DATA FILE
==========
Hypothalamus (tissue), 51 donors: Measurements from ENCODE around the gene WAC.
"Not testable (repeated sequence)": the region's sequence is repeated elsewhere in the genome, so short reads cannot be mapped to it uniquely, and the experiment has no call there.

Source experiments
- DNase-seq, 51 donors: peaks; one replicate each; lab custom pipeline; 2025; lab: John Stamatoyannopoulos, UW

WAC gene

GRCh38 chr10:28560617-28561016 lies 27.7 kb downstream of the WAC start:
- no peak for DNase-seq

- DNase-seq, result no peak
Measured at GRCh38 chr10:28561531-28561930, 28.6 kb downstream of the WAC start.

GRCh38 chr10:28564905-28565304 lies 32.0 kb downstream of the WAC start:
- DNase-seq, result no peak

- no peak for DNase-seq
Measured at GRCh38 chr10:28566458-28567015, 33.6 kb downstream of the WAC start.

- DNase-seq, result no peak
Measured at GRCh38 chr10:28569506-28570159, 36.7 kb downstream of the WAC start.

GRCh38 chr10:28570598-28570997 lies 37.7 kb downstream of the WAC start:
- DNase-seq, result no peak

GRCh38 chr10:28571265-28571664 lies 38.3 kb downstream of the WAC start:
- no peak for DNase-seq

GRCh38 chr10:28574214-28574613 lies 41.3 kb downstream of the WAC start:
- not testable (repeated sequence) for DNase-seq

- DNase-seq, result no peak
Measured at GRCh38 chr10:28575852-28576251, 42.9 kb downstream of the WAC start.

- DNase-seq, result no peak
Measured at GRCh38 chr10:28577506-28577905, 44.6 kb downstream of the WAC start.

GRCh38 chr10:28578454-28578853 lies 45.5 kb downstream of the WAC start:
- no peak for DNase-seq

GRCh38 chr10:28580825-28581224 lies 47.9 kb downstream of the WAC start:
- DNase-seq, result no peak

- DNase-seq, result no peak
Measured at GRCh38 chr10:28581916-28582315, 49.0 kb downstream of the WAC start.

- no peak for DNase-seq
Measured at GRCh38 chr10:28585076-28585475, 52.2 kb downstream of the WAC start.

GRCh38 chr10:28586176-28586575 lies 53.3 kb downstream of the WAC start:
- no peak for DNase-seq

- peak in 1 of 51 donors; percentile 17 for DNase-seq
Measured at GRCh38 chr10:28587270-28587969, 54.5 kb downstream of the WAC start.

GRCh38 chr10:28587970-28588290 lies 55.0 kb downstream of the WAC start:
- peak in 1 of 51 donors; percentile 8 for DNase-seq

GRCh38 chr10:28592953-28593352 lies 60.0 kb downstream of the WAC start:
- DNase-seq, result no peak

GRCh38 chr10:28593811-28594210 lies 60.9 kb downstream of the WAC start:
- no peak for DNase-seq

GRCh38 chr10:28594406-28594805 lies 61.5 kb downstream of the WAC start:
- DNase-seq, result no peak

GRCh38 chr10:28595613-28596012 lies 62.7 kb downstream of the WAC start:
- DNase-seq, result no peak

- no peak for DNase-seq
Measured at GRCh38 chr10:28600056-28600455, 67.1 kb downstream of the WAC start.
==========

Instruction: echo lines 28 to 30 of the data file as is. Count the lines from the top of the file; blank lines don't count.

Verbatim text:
GRCh38 chr10:28580825-28581224 lies 47.9 kb downstream of the WAC start:
- DNase-seq, result no peak

- DNase-seq, result no peak